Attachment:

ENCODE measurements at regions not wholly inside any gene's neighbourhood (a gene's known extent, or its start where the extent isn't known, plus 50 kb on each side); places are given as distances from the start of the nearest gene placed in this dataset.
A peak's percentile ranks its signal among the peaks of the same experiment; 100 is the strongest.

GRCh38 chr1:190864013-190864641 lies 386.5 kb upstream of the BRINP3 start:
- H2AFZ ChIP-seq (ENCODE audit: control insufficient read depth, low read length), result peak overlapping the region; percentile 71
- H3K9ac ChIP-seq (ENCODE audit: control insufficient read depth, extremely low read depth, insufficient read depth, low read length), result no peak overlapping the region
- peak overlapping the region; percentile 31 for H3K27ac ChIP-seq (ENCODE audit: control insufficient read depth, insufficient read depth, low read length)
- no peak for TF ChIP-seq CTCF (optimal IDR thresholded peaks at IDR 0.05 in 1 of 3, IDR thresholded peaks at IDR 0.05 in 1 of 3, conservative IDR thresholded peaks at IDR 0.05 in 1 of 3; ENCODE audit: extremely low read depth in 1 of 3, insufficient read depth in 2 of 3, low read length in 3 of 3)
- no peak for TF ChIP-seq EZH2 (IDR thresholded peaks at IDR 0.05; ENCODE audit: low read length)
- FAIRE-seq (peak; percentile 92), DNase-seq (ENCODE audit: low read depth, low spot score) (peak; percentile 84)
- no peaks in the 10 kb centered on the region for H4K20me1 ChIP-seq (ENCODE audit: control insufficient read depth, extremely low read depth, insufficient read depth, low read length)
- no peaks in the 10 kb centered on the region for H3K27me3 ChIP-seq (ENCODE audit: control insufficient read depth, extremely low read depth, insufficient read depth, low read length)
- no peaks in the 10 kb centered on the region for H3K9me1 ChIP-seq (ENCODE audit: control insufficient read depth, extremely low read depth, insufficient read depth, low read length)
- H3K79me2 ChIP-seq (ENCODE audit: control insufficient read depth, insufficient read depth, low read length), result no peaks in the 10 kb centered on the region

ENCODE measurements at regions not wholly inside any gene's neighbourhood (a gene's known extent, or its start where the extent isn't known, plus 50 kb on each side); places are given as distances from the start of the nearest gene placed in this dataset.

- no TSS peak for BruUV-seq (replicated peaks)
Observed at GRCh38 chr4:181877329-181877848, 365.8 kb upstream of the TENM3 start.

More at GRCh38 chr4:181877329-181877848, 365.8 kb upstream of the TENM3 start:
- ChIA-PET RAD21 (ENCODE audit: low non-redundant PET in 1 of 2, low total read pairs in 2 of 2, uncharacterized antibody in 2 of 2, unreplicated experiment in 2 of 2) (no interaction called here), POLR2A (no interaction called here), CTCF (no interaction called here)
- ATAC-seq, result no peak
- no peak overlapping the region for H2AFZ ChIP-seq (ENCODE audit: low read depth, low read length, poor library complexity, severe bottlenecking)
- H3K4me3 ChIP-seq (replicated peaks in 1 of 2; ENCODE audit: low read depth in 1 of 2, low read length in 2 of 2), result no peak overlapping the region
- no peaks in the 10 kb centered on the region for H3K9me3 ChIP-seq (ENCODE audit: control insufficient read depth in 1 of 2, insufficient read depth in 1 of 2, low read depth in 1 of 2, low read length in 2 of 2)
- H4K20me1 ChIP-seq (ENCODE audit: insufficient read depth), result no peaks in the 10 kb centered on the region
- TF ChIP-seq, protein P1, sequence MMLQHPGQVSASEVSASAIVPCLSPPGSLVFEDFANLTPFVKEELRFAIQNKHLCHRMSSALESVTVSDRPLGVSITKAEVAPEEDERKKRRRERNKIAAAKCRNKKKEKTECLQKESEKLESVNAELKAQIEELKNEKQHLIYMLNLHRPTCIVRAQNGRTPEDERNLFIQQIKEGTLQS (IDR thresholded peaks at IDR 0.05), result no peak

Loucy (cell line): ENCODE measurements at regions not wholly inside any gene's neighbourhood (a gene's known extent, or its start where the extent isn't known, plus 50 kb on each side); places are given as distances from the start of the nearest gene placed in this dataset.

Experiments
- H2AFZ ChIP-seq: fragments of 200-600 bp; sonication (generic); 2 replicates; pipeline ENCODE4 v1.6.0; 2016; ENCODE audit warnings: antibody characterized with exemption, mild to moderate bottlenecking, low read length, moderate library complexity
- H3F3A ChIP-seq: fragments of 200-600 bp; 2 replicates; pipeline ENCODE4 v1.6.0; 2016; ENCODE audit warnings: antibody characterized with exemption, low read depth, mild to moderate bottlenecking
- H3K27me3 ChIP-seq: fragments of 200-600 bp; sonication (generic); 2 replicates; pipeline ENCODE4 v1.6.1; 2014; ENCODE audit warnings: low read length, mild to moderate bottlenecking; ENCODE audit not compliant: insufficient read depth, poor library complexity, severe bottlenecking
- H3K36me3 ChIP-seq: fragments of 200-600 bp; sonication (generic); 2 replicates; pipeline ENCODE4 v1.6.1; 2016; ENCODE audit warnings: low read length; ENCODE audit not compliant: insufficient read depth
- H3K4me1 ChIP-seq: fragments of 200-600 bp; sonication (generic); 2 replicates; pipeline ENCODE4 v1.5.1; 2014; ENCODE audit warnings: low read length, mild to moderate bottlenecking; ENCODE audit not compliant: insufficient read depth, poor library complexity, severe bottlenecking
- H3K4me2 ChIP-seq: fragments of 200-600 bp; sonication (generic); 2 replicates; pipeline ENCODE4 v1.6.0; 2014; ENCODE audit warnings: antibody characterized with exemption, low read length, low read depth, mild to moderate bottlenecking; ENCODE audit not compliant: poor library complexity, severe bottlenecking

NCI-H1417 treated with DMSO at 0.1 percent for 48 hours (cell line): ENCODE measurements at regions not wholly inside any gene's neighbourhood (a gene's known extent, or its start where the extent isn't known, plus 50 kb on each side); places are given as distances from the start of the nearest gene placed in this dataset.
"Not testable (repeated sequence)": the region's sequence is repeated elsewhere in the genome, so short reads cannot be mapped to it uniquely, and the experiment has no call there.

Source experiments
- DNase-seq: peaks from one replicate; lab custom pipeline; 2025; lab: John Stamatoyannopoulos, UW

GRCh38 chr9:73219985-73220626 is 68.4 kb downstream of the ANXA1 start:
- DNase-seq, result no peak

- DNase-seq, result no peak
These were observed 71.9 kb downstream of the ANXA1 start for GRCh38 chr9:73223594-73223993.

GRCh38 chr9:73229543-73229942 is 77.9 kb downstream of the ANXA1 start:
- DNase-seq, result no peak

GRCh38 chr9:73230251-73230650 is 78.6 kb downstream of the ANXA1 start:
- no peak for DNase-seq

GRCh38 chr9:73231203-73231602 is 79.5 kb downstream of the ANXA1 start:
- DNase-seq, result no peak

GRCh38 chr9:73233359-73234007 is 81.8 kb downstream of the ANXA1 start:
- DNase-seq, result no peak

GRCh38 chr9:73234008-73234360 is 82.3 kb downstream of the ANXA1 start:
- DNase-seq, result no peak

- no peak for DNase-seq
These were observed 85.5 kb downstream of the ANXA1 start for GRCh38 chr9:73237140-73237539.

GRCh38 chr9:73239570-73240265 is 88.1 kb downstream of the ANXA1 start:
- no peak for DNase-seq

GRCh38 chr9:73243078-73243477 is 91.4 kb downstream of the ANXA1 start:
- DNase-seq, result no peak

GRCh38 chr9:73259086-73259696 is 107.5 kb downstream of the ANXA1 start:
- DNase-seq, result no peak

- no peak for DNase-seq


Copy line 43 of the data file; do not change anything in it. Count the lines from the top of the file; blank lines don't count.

GRCh38 chr9:73230251-73230650 is 78.6 kb downstream of the ANXA1 start: